With the opening line from the track “Run for Cover”, “You have seven more seconds to decipher your life before my tongue becomes a blade & your brain gets sliced”, Otep
Shamaya herself emphatically sums up her entire body of work that is the 2009 CD release, “Smash
the Control Machine
”. Much more than that: however, she has also mastered a rare trifecta within the scope of this work and that is her voice, poetry, and synchronicity between images and sounds.
The sheer genius of this recording is actually a shared credit with all the members of Otep
, the band, for the album’s single greatest musical aspect – synchronicity. Every word, sentence, and subject is matched up perfectly with a musical piece that induces and enhances thought and emotion. Generally speaking, the palate that the band most draws from would be Nu metal, but from there the range of which each score soars to at numerous times are boundless. So, while there are some tracks that are rooted in Nu philosophy both in musical rhythm (“Head
” and “Sweet Tooth”) and atmosphere (“Kisses and Kerosene” and “Where the River Ends”) others take the liberty of taking off towards a direction that the lyrical themes call for. For example, “Rise Rebel Resist” is perhaps the most metallic, while “Ur a Wmn Now” more appropriately calls for piano and violin to match that song’s somber nature.
As for Shamaya’s vocal style, she has put forth her strongest argument yet for consideration as one of the greatest, if not the most versatile, vocalists in metal. To be clear, she is not merely a singer (although she does that very well!) but a master of tone, pitch, and in the most creative sense – sound. Again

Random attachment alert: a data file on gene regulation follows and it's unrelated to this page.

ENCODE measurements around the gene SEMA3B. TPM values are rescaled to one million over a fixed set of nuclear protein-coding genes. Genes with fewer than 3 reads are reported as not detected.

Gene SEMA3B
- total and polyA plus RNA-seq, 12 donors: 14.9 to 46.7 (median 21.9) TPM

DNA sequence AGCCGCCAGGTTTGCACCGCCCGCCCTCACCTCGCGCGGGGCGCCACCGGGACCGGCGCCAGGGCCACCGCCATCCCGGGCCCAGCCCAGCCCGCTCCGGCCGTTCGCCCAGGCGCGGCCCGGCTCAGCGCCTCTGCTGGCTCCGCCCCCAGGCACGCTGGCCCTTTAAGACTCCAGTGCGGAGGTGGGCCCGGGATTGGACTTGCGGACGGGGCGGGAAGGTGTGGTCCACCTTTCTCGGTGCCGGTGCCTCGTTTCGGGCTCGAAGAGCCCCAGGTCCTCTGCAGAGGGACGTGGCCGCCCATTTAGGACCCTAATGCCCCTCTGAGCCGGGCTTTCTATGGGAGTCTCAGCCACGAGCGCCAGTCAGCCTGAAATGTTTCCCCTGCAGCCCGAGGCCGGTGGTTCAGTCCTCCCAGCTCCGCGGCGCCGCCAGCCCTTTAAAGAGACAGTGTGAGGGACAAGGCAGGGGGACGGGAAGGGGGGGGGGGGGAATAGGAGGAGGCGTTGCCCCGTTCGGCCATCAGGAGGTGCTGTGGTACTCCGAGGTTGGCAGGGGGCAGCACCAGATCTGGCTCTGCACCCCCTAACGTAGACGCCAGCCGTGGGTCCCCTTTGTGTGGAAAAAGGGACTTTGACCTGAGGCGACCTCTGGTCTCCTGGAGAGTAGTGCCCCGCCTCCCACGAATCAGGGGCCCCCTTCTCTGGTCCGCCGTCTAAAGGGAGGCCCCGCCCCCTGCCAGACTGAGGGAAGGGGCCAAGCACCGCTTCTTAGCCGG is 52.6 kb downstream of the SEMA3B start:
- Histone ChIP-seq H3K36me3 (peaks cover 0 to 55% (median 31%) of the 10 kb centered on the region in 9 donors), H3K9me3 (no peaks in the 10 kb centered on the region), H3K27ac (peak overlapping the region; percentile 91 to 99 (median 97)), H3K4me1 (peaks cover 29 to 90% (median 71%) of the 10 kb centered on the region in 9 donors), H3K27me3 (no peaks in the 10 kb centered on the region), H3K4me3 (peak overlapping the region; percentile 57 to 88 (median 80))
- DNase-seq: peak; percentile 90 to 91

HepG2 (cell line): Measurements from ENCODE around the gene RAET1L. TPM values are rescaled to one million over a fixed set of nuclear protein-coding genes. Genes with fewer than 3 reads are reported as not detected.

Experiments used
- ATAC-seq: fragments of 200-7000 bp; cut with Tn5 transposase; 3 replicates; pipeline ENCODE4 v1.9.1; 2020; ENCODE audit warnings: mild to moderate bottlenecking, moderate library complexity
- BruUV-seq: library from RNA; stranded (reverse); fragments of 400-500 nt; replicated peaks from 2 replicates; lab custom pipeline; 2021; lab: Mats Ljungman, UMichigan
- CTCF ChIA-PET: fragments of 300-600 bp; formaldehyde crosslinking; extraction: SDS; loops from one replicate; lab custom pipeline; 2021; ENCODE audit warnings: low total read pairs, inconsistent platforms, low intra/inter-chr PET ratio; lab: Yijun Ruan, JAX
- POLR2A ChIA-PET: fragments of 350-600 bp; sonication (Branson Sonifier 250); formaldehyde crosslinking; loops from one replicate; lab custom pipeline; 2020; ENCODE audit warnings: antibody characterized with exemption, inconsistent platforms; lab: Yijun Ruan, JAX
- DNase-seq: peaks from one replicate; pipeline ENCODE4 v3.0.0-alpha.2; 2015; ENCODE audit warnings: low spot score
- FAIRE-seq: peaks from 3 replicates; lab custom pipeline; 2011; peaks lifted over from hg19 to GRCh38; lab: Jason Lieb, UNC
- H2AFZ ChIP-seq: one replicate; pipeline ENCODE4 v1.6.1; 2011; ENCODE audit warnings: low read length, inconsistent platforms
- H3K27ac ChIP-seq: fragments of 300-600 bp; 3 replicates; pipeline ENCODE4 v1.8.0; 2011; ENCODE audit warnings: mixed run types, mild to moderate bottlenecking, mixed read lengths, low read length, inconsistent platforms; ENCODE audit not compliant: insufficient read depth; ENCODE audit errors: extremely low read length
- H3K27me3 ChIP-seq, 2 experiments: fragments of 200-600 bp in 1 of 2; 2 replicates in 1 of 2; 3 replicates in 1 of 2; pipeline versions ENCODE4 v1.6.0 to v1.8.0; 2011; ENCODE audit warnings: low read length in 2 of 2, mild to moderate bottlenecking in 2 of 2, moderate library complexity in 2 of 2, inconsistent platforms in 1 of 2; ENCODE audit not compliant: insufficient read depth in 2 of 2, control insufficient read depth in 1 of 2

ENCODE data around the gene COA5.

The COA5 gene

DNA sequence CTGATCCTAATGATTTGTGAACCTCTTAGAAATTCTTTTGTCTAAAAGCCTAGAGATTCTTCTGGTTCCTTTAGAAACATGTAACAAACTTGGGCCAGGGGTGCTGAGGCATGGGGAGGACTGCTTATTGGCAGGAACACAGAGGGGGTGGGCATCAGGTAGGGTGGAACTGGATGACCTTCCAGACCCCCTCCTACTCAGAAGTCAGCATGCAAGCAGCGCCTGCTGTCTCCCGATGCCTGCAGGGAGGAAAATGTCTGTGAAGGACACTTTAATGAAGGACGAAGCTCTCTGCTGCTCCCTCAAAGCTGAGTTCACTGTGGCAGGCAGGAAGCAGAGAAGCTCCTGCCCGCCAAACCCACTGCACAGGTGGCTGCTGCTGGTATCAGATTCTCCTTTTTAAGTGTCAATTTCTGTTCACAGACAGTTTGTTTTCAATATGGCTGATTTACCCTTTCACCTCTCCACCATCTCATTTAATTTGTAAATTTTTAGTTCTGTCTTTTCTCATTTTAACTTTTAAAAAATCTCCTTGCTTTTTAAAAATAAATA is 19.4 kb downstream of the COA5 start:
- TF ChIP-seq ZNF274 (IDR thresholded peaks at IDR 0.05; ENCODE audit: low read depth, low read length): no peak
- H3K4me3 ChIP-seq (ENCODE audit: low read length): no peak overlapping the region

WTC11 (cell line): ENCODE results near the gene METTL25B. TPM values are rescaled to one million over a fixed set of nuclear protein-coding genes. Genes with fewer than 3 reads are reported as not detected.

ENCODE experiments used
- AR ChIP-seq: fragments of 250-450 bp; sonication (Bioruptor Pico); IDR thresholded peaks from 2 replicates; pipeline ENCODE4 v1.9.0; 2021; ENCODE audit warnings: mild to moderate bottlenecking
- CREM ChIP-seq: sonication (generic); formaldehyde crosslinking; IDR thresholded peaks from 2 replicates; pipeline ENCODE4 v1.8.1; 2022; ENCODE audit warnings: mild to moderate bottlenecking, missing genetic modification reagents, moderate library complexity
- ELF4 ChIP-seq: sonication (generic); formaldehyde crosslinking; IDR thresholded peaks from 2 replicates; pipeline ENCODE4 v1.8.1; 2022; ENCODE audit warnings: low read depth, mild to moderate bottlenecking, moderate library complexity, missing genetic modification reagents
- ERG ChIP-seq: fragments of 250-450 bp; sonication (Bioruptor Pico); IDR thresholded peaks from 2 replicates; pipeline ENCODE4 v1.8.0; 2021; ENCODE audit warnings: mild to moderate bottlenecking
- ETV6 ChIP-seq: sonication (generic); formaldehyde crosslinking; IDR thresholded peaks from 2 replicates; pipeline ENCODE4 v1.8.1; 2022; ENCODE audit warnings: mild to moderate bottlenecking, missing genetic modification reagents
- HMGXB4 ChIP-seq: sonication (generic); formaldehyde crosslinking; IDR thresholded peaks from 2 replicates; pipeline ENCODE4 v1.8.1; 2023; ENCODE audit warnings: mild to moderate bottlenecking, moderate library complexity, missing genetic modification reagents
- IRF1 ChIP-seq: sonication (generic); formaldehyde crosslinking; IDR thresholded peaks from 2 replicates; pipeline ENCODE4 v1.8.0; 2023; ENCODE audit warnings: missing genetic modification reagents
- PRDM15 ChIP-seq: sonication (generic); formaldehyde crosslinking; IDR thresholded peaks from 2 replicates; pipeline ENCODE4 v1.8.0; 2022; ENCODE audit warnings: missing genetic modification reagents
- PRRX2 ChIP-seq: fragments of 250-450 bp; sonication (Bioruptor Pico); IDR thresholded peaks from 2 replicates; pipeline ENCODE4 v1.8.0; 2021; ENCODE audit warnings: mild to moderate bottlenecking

, as with the music, every phrase is augmented by her choice of style and the result is matched perfection. And
she can do it all – scream, yell, whisper, sing, rap, moan, bark, and growl. To say that what she has put down vocally is impressive is an understatement to say the least.
Finally, and perhaps most importantly, the lyrical content of “…Machine
” is the skeleton of this album’s body. After all, Otep
is an anagram for poet, and here she is as gifted with words as much as anybody else with messages that command and demand attention. Countless creative phrases act like punches to the heart, soul, and brain – the very opposite of sugar coating. Themes like sex (“Where the River Ends”), drugs (“Numb and Dumb”), and rock and roll (“Serv Asat”) are taken on with new, razor sharp angles not entirely original but completely her own. Lyrically, not a single song on this album fails to leave a mark.
All put together, “Smash
the Control Machine
” is a masterpiece. Sometimes what seems disturbing is actually a triumphant break into the listener’s consciousness, to see things from a different point of view, or to question what may be perceived as truth. The greatest artists do this, and with this record, Otep
stakes her claim as one of them. For that alone, this is one of the very best works of metal to have come out in 2009.